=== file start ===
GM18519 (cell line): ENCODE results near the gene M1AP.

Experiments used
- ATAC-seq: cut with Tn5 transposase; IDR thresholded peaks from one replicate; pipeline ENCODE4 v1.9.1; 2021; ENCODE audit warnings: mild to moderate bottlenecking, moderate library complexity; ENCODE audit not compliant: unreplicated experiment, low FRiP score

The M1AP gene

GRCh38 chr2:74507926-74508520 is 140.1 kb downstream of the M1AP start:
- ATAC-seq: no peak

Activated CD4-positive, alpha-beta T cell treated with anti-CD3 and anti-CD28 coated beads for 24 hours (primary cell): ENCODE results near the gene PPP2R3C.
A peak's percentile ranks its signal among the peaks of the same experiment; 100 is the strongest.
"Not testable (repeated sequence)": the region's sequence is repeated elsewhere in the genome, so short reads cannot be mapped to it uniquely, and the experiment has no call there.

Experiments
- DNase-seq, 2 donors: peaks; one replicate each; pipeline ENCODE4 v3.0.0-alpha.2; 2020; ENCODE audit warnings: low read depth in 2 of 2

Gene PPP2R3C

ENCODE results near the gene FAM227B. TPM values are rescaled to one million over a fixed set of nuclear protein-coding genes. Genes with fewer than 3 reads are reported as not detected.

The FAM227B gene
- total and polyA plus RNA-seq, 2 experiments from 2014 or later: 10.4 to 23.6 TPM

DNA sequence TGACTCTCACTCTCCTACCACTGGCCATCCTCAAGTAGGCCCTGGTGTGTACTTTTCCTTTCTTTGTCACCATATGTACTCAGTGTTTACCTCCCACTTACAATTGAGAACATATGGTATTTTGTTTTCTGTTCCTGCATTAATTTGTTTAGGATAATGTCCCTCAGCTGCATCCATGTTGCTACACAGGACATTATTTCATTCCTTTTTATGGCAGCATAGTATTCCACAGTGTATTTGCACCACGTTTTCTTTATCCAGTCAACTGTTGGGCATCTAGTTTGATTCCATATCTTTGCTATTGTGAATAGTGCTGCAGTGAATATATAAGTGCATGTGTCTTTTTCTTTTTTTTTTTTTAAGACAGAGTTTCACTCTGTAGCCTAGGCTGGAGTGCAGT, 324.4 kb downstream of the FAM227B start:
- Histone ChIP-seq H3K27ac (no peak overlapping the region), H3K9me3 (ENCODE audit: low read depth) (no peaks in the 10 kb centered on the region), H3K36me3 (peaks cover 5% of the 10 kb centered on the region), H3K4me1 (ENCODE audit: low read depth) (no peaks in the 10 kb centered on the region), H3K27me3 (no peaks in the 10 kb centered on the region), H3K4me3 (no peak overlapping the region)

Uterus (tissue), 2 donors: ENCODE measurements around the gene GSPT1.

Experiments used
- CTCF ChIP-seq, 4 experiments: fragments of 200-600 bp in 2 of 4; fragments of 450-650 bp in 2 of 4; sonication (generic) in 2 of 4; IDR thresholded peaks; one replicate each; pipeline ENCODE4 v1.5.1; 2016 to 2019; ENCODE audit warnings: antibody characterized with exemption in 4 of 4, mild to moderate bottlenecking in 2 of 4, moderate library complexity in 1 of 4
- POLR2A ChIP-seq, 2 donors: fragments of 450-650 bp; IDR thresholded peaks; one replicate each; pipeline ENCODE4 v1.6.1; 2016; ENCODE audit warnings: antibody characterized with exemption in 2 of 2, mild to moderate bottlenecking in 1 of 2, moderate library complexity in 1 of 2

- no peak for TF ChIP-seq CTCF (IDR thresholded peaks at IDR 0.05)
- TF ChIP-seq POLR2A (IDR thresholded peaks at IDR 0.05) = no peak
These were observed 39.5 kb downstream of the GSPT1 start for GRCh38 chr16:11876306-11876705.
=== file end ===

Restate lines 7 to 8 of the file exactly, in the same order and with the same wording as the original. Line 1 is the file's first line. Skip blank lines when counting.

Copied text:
Activated CD4-positive, alpha-beta T cell treated with anti-CD3 and anti-CD28 coated beads for 24 hours (primary cell): ENCODE results near the gene PPP2R3C.
A peak's percentile ranks its signal among the peaks of the same experiment; 100 is the strongest.